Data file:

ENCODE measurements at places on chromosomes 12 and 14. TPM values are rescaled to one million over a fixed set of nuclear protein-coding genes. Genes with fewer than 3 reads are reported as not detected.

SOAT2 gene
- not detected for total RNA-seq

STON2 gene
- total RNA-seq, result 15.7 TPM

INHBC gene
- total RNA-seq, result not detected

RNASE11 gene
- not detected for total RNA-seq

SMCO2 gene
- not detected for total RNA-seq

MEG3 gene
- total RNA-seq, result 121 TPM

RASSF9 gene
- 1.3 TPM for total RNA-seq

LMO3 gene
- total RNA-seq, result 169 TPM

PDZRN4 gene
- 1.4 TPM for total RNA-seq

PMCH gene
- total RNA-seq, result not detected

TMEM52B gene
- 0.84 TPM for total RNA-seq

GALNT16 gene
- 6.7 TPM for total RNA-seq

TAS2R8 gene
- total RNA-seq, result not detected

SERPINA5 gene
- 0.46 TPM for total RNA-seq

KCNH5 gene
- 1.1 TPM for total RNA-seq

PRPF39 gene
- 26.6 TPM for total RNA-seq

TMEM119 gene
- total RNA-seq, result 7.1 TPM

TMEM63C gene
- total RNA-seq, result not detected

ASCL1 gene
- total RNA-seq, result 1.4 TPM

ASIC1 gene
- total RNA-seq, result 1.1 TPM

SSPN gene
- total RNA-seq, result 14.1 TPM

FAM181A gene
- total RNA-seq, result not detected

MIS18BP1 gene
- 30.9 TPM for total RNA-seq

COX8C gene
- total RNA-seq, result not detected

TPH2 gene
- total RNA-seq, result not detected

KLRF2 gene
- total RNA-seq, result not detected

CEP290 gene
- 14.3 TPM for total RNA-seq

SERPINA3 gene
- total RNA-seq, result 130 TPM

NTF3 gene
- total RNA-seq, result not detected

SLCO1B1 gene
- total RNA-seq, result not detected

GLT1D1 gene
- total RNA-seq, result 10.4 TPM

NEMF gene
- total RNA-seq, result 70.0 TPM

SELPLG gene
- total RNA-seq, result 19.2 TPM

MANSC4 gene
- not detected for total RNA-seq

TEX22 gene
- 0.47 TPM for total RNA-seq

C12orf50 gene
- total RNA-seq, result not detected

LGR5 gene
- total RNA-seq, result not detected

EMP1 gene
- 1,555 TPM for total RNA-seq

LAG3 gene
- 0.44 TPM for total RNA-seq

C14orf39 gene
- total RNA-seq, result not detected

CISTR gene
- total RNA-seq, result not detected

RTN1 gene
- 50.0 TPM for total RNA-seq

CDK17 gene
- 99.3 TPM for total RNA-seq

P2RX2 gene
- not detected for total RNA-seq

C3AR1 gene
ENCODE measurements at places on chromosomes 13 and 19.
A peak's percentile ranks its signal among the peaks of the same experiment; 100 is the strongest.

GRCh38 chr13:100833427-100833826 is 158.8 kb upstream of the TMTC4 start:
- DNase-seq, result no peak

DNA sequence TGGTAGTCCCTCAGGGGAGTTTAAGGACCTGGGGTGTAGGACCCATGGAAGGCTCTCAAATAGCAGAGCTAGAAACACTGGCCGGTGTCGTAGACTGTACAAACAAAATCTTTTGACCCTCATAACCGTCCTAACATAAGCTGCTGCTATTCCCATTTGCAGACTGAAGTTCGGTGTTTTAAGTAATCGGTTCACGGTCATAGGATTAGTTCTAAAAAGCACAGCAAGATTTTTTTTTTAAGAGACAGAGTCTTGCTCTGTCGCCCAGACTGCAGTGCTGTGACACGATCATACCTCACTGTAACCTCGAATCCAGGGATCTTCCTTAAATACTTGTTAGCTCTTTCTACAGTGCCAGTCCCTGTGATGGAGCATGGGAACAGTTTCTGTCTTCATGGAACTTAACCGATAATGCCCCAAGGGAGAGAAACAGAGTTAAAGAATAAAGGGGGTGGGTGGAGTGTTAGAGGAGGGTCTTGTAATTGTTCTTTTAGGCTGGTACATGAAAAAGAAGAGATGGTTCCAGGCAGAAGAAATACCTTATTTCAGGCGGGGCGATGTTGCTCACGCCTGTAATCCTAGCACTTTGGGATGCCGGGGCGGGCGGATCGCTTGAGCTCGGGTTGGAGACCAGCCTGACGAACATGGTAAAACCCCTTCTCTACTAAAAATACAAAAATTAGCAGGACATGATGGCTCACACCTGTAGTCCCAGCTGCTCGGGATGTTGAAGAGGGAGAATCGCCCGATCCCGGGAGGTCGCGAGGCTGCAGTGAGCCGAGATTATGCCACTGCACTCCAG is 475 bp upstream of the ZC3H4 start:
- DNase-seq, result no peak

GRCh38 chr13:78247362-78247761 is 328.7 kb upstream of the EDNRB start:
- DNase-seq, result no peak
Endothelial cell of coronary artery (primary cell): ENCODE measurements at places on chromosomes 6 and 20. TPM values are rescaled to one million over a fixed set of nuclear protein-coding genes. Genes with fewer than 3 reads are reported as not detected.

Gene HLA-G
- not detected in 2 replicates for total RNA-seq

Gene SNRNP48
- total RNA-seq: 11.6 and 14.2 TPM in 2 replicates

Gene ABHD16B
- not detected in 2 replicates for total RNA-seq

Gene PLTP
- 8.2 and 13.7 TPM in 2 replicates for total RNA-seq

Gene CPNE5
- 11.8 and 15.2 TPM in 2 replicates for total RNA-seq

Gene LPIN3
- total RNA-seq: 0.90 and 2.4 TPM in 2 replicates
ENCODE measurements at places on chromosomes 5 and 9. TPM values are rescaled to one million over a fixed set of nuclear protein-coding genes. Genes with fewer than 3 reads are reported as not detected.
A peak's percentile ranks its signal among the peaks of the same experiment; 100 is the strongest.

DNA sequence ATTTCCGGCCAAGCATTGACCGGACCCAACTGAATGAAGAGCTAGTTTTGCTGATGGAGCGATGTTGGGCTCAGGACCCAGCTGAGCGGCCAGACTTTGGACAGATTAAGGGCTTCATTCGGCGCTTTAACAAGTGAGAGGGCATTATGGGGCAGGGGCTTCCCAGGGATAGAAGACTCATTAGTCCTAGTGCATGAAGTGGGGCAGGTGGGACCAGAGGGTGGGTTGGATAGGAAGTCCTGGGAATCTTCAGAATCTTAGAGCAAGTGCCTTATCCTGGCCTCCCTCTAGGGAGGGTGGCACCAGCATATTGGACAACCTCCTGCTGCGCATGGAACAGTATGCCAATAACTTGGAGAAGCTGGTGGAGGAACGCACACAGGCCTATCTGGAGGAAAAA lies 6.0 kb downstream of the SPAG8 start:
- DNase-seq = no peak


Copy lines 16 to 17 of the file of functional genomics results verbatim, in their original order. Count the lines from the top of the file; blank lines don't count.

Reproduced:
LMO3 gene
- total RNA-seq, result 169 TPM